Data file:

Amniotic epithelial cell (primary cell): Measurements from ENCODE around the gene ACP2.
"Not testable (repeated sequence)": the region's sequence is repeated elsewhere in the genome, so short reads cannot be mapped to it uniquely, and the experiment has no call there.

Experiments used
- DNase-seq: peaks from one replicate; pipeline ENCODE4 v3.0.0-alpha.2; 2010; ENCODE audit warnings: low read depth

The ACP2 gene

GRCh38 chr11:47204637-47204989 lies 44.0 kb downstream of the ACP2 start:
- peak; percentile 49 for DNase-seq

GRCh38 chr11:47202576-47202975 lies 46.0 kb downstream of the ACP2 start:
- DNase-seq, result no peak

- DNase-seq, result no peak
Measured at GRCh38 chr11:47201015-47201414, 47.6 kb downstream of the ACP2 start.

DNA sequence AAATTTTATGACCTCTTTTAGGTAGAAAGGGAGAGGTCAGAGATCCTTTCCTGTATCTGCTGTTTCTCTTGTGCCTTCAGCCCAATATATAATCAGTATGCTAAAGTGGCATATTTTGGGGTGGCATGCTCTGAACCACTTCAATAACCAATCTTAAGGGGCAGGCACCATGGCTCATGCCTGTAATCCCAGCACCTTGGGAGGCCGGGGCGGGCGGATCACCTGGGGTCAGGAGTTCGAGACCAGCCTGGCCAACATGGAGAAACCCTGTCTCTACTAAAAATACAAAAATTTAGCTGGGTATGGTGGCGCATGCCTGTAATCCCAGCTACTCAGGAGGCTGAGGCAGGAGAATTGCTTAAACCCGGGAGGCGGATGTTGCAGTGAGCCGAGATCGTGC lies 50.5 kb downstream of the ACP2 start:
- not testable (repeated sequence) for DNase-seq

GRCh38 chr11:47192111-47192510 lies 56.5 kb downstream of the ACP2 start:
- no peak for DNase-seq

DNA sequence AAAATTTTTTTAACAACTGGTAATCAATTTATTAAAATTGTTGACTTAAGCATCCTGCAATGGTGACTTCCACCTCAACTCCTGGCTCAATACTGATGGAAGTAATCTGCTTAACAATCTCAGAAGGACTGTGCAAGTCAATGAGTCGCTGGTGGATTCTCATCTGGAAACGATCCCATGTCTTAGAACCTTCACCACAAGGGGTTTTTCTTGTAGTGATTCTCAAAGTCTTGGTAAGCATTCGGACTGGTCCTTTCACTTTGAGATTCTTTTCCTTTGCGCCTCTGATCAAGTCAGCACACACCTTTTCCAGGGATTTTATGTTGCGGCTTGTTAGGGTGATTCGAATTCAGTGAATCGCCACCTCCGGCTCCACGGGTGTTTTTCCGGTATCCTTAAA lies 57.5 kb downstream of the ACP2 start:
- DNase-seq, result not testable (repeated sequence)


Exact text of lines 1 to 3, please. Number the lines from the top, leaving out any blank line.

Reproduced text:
Amniotic epithelial cell (primary cell): Measurements from ENCODE around the gene ACP2.
"Not testable (repeated sequence)": the region's sequence is repeated elsewhere in the genome, so short reads cannot be mapped to it uniquely, and the experiment has no call there.

Experiments used